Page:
UL: It’s interesting because the album came out as a certain aspect of myself in a developmental stage, almost. Part 1 of Audie VeVe is supposed to represent, how can I say this, it’s kind of like speaking to the people who are experiencing what I’m talking about from the perspective of being in it and being objective, not looking at anything from a positive or a negative (standpoint), just experiencing society and living in the street and trying to survive and figure out what I’m supposed to be getting to. That’s why it goes from the beginning of the album, “Turn The Beat Up,” that depicts the picture of the environment that’s around me, and then it ends with the message with stic.man with “Let’s Ride,” and that’s the culmination of the album. My plan is to drop two more parts that take you higher conceptually each time. Looking at reality from, not necessarily inside of the street, but observing from another angle.

AB: How did you come to land on the name Audio VeVe for this set of projects?

UL: We named it that to preserve the ancient African ancestor spirits. “Vodou” was the song that really brought those spirits out. It’s talking about a lot of the struggles my people went through and that we’re still going through. There are a lot of metaphors in there. It talks about lynchings and re-brings up some of that history that has kind of been forgotten, or is not necessarily talked about in hip-hop.

AB: Anything interesting happen during any of the video shoots?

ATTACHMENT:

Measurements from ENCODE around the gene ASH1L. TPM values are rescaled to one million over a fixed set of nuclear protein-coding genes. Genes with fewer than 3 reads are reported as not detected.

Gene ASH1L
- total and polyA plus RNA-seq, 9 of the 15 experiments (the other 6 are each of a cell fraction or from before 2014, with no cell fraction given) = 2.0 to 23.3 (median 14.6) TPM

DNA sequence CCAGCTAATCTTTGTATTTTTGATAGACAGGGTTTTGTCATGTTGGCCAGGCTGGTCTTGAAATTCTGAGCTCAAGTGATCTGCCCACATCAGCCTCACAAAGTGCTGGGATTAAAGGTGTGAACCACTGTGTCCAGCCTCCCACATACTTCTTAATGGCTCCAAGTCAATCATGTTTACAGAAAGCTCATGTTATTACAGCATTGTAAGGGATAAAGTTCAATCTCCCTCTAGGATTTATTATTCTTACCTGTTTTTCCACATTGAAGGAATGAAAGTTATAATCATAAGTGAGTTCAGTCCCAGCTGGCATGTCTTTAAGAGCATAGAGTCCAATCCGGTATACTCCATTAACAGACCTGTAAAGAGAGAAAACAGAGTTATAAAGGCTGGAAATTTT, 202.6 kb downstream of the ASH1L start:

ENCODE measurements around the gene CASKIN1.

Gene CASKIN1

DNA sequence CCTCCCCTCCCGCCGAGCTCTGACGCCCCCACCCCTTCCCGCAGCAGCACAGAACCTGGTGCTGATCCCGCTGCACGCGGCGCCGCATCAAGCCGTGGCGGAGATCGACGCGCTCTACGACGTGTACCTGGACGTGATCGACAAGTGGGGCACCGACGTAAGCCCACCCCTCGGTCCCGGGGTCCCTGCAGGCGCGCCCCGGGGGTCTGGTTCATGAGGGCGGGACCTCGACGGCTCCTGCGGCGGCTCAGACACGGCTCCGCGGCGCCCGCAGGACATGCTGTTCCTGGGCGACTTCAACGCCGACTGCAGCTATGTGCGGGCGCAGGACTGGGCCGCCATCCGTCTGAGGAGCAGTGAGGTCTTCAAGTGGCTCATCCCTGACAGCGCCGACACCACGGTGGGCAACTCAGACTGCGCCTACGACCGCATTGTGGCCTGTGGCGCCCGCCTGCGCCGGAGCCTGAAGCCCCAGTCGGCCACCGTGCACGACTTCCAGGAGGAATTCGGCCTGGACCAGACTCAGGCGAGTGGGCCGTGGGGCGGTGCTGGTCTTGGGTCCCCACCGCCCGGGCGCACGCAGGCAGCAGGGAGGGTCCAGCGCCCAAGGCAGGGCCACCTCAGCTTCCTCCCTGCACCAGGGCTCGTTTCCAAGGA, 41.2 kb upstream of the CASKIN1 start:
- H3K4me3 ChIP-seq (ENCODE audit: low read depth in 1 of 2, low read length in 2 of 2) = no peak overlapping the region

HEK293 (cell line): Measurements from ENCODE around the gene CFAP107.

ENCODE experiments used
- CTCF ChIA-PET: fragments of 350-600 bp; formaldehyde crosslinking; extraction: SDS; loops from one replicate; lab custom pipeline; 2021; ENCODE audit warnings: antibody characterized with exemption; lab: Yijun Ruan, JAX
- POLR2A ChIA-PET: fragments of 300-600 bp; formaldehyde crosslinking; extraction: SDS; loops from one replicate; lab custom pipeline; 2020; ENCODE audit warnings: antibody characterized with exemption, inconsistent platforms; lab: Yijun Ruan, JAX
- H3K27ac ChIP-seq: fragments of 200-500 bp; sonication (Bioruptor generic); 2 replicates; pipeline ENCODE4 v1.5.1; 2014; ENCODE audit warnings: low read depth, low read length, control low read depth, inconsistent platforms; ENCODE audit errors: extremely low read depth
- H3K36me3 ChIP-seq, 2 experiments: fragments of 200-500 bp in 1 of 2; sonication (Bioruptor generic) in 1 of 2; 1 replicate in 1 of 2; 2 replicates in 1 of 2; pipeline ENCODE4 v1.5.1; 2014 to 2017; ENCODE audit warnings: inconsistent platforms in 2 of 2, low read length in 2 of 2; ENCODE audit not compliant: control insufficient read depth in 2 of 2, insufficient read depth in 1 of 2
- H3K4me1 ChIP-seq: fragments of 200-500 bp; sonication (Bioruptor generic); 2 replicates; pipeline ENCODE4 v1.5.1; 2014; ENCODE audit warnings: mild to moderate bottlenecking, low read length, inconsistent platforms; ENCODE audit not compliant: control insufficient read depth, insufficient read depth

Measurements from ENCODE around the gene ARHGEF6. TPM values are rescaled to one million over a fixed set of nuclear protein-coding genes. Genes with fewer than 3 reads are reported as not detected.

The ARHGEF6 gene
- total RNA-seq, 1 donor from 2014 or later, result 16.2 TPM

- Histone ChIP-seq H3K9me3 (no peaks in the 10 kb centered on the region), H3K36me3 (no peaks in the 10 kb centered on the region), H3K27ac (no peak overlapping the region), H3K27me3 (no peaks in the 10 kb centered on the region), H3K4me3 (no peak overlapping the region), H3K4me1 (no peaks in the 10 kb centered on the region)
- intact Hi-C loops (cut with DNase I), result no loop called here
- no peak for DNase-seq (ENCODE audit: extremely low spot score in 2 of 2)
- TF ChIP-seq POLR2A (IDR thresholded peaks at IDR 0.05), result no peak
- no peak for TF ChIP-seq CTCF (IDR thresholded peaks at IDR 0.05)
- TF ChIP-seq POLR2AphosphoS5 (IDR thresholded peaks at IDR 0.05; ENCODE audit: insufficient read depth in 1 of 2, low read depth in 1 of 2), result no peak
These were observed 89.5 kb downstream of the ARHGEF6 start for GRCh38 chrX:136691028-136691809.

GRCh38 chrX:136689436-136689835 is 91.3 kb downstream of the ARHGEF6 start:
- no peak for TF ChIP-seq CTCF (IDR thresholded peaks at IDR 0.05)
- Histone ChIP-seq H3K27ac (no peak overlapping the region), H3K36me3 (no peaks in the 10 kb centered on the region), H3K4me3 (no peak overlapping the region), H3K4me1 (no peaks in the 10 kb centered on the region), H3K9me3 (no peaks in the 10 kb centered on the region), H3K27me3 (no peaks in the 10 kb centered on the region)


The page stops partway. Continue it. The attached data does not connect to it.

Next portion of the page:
UL: Yeah. The thing with stic.man was amazing. We filmed the video in West Oakland on Athens and 27th Avenue, which is right in the heart of West Oakland, and we kinda shut down the block. We didn’t necessarily shut it down, we were just doing our thing, but all the people came out and started kickin it in the middle of the street, wanting to be in the video, volunteering to be in the video, so when you look at the video, that video is a real reflection of that community. We ended up saying that this video is starring the Black community. That was just on the spot. Everybody from the block came out – kids, elders – and we got to feature them all in the video. “Vodou” we shot in four hours. We found that weird spot, that weird shaman looking shack/hut, and that’s over by the wharf off of Fifth Avenue in Oakland. That spot’s no longer there, they tore it down, so that video is never gonna be able to be remade by any other artist. It was just a mystical experience being there and filming that video and how it came together. That’s how I like to do it, make every art project an experience and show people what’s really going on. Hopefully I can show people a real part of me, like a real part of my life, and people can feel that realness. I think that comes through real strong with Audio VeVe. I was able to illustrate what I was seeing, just being in it, objectively. It’s like looking at a painting of the hood. The way I describe it is listening to Audio VeVe is listening to California at sunset. That’s the feeling that it gives you.